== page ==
# reading certain bits from a byte

• 07-18-2002
Unregistered
reading certain bits from a byte
pretend my char is 85 (01010101)
if I only want to read the last 3 bits (010...) from the char and use it as a separate value, how do I do it?
since 010 the result would be 2, I know the value of the bits are found at 0x80, 0x40, and 0x20.
any one know how to do this?
• 07-18-2002
SilentStrike
Combination of bit masking and shifting.

Code:

```#include <iostream> int main() {         int test=85;         std::cout << ((test & (0x80 | 0x40 | 0x20)) >> 5) << std::endl;         return 0; }```
0x80 | 0x40 | 0x20 is 0xE0, just shown like that to see where it comes from.
• 07-18-2002
fletch
hmmm....
SilentStrike,

How does '>> 5' work?

I understand what you're doing up the point of >> 5. The first part, (test & (0x80 | 0x40 | 0x20)), should return 01000000b. Judging by the output, I'm guessing that '>> 5' shifts everything to the right by 5 bits.

fletch
• 07-19-2002
Shiro
You can use bitfields to manipulate specific bits:

Code:

```#include <iostream> using namespace std; typedef struct {     unsigned int bit0:1;     unsigned int bit1:1;     unsigned int bit2:1;     unsigned int bit3:1;     unsigned int bit4:1;     unsigned int bit5:1;     unsigned int bit6:1;     unsigned int bit7:1; } bitfield_s; typedef union {     bitfield_s bitfield;     unsigned char byte; } byte_u; int main () {     byte_u var;     var.byte = 0xBA;     cout << "bit 0: " << var.bitfield.bit0 << endl;     cout << "bit 6: " << var.bitfield.bit6 << endl;         return 0; }```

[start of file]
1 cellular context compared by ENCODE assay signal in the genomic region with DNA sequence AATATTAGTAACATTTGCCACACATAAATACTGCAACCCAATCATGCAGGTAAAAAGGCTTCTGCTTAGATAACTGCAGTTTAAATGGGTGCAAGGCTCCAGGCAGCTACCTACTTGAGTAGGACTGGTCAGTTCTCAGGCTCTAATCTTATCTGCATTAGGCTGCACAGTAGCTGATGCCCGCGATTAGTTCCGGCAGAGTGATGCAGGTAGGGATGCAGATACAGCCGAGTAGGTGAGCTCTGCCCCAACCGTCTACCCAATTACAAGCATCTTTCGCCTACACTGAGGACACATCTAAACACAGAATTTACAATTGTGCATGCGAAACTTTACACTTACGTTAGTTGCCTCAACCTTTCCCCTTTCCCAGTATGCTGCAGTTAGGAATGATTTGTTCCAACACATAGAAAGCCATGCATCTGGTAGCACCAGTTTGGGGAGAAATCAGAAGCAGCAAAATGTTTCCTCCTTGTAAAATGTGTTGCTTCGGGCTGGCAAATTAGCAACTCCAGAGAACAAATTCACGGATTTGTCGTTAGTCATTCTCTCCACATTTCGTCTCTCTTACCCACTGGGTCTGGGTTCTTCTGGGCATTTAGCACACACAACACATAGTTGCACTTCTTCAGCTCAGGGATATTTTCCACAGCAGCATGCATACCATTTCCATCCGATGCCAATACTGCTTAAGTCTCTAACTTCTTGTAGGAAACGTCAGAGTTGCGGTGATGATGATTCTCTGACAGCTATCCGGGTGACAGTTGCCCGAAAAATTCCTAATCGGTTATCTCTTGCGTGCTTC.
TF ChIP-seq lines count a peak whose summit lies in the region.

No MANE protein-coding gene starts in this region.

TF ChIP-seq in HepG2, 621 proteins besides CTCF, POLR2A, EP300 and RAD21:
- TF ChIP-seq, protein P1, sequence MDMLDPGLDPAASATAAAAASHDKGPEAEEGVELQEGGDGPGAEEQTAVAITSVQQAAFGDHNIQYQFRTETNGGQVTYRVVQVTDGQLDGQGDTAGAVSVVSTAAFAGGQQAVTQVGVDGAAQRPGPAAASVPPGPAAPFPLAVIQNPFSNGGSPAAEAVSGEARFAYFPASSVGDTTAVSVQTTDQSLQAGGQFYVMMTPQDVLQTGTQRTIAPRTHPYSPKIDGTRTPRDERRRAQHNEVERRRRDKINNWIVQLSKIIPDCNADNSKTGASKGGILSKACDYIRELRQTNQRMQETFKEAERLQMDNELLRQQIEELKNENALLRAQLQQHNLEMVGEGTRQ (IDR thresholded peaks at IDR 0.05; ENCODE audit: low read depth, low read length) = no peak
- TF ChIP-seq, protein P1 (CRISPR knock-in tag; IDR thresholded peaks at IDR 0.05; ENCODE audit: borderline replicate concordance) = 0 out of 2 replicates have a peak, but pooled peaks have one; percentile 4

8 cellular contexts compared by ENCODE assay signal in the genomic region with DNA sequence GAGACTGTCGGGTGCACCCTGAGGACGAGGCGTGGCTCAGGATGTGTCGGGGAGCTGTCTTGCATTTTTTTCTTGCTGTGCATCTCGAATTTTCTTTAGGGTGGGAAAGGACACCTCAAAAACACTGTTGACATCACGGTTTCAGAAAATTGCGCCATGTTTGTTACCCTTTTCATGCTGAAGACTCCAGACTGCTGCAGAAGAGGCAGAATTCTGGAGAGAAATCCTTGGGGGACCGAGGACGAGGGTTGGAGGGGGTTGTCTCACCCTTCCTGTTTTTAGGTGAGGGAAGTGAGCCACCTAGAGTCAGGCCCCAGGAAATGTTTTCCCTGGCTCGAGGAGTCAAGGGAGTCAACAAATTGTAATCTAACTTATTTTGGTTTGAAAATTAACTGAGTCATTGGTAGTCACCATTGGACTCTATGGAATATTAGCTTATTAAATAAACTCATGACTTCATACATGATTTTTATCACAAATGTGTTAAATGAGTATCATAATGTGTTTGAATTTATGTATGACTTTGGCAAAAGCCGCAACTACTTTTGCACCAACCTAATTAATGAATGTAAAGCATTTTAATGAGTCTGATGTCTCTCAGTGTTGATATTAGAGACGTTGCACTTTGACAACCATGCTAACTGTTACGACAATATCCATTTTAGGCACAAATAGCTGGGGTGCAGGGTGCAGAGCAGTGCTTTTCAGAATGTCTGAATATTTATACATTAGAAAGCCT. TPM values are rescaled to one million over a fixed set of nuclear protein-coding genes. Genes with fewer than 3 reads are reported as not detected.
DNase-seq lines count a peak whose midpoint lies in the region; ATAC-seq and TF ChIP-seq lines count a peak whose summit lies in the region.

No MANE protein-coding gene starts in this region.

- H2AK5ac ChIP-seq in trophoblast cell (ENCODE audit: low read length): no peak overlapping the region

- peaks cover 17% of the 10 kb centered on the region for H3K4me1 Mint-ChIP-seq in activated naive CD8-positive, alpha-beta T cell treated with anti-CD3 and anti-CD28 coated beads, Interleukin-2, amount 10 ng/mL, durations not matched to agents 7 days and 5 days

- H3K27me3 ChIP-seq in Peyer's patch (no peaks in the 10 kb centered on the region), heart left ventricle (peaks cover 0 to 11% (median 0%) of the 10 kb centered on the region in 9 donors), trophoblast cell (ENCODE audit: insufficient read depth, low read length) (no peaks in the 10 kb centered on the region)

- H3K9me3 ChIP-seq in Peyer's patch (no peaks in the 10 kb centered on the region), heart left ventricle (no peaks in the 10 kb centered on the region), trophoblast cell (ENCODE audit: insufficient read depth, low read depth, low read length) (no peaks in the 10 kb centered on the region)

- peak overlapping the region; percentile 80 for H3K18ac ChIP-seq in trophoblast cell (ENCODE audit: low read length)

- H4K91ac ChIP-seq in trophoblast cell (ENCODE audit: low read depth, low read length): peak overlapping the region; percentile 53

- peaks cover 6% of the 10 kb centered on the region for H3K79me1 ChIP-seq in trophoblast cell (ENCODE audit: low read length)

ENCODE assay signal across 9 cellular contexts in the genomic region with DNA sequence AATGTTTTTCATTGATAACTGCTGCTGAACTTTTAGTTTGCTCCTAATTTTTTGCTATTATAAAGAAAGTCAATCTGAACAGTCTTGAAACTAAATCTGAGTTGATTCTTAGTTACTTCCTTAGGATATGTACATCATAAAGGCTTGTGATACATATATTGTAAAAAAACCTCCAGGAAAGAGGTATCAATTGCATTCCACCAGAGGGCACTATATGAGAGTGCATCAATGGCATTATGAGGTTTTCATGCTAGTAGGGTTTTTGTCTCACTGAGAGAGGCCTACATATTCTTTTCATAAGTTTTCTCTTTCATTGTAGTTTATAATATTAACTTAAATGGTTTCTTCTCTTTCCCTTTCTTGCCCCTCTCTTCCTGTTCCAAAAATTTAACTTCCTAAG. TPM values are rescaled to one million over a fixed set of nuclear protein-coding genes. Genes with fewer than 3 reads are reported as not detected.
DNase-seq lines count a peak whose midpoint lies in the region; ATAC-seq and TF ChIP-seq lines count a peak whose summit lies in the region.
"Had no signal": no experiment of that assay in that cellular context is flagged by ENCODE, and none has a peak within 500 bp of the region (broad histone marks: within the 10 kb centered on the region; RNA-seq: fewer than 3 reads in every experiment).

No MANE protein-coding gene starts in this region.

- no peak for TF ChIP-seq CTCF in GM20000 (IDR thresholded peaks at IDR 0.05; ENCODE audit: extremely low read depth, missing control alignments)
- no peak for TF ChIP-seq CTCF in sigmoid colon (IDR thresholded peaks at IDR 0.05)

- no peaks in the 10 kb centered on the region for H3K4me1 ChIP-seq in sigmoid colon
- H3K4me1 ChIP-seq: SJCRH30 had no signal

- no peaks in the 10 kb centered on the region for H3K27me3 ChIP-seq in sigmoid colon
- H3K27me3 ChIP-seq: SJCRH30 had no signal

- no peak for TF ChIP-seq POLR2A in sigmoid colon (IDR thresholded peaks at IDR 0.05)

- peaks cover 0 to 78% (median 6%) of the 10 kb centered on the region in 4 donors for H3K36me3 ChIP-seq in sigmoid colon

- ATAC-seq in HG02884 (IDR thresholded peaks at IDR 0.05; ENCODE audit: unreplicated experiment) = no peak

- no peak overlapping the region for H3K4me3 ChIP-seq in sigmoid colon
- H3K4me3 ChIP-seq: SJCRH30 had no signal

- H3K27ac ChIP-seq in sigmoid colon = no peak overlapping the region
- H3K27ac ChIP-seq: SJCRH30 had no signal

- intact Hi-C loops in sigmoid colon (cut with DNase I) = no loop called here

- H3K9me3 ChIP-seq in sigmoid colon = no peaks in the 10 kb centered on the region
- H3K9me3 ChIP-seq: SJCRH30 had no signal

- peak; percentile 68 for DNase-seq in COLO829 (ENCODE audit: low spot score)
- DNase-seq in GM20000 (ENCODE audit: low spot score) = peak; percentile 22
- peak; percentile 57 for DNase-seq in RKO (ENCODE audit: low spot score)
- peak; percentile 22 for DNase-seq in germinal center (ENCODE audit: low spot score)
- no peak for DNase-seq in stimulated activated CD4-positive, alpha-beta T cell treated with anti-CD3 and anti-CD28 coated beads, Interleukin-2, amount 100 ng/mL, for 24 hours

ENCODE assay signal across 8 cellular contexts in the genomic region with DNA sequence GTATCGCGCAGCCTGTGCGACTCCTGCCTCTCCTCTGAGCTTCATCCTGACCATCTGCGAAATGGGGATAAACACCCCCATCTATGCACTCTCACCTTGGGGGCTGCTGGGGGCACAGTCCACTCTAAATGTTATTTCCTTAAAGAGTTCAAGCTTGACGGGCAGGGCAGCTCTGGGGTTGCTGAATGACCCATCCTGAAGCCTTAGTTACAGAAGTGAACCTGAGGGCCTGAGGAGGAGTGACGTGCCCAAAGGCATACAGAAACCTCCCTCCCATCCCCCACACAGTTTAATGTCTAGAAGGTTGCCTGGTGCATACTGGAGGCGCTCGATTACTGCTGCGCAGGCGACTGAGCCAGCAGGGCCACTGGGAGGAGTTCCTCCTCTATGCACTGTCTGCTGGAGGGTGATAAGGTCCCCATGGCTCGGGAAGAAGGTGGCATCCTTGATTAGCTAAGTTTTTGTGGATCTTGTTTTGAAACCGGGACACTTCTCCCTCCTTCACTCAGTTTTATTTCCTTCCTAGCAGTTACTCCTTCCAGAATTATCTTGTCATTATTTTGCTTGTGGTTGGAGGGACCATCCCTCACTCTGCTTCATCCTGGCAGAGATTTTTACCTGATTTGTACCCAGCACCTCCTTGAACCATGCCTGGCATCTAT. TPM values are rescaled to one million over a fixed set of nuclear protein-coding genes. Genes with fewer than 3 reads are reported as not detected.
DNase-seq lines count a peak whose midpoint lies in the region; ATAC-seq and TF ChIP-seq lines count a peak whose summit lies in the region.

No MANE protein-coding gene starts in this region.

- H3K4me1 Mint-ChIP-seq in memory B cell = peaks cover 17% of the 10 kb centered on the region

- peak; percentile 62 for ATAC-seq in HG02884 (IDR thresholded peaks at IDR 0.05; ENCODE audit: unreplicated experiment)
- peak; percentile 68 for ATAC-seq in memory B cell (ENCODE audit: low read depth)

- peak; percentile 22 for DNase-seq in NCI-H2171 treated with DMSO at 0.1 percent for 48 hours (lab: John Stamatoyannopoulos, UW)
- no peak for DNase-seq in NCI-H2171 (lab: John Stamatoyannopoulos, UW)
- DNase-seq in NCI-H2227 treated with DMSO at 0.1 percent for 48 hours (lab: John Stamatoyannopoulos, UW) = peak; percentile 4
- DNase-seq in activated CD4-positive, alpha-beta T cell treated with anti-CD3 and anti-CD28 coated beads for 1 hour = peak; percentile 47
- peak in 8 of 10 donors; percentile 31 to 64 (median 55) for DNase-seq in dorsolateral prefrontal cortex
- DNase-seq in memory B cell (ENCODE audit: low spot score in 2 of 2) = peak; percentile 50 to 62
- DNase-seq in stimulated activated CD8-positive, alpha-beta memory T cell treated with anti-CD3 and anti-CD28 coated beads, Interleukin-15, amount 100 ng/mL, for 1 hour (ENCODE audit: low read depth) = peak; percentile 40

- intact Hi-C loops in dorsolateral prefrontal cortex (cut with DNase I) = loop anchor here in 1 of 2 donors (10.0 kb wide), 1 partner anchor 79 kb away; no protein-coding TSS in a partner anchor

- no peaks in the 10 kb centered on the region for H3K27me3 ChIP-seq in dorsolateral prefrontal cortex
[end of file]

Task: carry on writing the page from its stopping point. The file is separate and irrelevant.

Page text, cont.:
• 07-19-2002
Cshot
Quote:

I understand what you're doing up the point of >> 5. The first part, (test & (0x80 | 0x40 | 0x20)), should return 01000000b. Judging by the output, I'm guessing that '>> 5' shifts everything to the right by 5 bits.
That's exactly what it does.
• 07-21-2002
Unregistered
okay, but what if I only want to read the first 3 bits of the byte (0x01, 0x02, and 0x04) and use it as a separate value?
• 07-21-2002
fletch
Code:

```int test1, test2; test1 = 85; test2 = ((test1 & 0xE0) >> 5); std::cout << "test1 = " << test1 << std::endl;        // 85 std::cout << "test2 = " << test2 << std::endl;        // 2```